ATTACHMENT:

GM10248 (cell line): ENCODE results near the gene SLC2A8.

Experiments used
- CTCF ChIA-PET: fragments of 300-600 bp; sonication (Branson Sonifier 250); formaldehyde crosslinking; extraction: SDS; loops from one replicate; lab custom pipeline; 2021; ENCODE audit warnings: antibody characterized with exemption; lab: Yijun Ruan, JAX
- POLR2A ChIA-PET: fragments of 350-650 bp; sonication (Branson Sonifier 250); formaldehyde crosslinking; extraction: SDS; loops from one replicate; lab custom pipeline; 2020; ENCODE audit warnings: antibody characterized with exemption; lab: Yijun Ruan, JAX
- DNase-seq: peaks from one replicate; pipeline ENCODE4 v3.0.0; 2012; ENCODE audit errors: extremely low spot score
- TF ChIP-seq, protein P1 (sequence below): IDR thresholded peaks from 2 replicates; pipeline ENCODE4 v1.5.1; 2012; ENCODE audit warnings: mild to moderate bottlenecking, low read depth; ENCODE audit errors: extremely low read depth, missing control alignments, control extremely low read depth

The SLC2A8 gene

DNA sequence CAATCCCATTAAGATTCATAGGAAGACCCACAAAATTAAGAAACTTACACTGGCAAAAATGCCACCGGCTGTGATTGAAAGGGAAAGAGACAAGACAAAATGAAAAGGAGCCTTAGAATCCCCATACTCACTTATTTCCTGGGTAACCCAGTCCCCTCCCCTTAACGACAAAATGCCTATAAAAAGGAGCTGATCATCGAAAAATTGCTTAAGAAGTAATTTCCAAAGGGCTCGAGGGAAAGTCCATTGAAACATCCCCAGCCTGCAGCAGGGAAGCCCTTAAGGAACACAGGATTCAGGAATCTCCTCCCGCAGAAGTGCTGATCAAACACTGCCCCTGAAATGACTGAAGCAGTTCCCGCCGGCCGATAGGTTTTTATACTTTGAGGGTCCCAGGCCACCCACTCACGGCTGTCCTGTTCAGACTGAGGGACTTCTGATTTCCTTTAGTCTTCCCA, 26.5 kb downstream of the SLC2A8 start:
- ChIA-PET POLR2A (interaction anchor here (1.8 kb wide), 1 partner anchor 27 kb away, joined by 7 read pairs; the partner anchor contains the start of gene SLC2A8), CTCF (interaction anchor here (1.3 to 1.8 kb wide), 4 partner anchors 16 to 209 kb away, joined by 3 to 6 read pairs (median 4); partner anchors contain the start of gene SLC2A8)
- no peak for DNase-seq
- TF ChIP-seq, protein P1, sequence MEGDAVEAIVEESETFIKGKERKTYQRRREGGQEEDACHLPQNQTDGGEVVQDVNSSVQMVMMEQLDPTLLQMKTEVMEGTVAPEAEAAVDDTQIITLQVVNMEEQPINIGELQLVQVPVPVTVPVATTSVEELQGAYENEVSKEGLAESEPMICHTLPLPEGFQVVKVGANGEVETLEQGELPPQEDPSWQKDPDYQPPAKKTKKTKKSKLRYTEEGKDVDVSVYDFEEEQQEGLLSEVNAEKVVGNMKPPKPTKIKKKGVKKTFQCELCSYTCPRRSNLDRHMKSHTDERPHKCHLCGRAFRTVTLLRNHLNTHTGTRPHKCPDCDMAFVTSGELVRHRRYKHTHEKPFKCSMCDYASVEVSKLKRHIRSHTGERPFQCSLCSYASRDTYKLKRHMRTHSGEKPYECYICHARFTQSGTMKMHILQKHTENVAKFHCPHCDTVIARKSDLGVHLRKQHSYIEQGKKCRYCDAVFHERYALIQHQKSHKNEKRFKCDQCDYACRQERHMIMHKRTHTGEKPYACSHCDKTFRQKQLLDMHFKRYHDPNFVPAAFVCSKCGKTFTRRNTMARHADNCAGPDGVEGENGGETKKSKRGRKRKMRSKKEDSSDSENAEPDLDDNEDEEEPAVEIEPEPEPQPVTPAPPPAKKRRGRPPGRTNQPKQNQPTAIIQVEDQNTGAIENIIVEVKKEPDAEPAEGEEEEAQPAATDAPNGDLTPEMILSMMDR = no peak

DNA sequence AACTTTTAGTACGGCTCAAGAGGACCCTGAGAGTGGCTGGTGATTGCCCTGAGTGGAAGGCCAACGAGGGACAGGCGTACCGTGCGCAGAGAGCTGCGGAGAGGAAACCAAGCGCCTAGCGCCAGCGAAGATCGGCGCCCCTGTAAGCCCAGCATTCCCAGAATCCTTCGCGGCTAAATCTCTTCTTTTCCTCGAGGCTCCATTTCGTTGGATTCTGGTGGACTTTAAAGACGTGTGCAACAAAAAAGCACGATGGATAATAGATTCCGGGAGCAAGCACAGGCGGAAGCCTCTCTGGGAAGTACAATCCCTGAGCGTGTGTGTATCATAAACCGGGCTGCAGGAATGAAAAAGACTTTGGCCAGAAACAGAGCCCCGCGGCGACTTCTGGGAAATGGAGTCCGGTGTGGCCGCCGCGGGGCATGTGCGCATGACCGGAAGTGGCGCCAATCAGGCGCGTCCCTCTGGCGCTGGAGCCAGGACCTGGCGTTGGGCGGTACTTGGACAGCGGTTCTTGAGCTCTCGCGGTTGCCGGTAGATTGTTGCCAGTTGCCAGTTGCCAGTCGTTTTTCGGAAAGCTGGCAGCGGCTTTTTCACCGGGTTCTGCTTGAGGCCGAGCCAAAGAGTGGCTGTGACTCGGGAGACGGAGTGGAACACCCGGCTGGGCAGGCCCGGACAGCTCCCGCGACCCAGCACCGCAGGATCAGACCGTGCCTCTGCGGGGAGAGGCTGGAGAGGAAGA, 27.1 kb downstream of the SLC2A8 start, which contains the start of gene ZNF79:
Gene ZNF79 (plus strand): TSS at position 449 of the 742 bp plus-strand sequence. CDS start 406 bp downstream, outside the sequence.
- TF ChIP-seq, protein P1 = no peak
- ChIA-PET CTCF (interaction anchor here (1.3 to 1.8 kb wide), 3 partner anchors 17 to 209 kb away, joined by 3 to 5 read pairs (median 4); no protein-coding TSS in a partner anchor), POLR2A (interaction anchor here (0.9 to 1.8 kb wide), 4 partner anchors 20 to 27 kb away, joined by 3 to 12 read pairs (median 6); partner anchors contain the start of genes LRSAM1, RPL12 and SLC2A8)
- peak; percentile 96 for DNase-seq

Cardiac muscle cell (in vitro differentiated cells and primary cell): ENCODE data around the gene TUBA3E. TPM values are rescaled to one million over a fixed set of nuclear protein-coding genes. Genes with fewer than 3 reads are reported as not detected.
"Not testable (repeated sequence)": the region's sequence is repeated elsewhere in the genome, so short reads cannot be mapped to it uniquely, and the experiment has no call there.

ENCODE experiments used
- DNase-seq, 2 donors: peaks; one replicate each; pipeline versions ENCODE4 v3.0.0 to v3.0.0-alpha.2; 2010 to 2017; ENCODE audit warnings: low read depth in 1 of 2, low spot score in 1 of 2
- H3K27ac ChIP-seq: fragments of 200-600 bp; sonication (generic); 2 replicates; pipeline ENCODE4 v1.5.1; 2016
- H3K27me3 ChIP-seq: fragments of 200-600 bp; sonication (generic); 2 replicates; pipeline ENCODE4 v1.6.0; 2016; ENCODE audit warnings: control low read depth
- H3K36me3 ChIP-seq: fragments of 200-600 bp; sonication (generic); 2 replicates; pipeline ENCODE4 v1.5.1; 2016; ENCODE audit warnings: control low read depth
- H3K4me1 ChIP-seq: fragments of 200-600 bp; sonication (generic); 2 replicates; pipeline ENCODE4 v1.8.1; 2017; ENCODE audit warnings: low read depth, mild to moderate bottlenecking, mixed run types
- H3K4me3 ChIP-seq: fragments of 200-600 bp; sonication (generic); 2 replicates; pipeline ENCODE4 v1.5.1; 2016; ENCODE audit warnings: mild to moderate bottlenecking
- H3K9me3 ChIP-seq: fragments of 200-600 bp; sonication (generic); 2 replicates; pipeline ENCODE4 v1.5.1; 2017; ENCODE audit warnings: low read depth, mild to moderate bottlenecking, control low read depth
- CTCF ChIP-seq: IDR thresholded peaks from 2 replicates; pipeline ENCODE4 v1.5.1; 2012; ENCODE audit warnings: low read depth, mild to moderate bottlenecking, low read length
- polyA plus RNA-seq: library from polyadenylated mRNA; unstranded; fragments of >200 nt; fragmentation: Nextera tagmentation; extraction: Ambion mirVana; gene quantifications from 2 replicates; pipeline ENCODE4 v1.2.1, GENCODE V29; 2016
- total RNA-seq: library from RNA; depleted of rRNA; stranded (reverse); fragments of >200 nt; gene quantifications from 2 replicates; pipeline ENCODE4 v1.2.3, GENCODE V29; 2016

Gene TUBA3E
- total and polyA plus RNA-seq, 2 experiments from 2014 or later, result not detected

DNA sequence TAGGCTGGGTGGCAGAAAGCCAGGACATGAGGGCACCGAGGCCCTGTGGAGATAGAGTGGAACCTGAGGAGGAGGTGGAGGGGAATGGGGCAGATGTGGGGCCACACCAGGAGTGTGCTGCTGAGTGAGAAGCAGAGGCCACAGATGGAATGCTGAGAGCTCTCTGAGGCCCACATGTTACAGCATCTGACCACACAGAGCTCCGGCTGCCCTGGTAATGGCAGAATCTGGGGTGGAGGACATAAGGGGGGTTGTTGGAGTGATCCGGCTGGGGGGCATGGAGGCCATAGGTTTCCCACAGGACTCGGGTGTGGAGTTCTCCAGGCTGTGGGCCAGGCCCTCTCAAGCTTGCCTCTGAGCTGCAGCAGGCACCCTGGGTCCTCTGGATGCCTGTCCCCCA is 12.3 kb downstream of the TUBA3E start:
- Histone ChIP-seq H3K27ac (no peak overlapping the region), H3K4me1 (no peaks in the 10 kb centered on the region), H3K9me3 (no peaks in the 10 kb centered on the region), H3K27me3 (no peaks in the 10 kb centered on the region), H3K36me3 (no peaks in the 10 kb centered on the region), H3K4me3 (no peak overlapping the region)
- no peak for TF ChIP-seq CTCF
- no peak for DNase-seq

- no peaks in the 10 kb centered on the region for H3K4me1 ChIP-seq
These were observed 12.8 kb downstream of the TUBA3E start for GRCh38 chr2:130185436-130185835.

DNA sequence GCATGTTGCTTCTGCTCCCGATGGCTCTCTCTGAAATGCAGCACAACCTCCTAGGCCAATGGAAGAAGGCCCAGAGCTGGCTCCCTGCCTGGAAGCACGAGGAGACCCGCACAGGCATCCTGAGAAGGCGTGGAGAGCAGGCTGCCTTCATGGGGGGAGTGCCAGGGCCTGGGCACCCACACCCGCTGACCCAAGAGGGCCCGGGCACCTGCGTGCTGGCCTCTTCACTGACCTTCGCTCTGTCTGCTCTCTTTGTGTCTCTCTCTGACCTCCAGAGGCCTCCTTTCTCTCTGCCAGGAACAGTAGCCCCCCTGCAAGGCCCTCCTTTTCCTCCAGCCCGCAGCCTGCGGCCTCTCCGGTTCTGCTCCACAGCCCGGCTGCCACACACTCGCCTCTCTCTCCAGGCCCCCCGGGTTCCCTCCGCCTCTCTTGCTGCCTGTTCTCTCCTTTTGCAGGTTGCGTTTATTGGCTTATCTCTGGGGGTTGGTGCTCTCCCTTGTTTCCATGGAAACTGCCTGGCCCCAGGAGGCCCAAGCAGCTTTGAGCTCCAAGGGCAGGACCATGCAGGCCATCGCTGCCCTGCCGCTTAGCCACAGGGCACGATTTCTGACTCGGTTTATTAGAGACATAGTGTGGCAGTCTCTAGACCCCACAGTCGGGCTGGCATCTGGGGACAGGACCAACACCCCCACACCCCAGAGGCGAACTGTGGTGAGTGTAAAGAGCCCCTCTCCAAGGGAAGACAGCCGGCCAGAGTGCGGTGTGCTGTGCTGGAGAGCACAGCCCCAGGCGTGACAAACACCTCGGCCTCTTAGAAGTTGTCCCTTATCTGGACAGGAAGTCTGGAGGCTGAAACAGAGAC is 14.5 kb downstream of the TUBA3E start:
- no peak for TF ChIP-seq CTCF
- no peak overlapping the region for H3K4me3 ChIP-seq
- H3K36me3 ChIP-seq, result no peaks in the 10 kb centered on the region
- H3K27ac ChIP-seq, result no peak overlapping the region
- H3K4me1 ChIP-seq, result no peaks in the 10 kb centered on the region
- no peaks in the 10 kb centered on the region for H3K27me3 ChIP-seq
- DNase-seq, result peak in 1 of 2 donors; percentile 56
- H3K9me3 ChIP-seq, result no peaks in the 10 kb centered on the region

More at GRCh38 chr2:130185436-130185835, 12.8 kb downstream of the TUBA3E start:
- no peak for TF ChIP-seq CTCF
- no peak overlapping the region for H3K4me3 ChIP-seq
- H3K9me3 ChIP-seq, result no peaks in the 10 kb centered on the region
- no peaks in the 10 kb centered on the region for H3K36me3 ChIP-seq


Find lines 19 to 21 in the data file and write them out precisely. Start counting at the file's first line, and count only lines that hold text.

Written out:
ENCODE experiments used
- DNase-seq, 2 donors: peaks; one replicate each; pipeline versions ENCODE4 v3.0.0 to v3.0.0-alpha.2; 2010 to 2017; ENCODE audit warnings: low read depth in 1 of 2, low spot score in 1 of 2
- H3K27ac ChIP-seq: fragments of 200-600 bp; sonication (generic); 2 replicates; pipeline ENCODE4 v1.5.1; 2016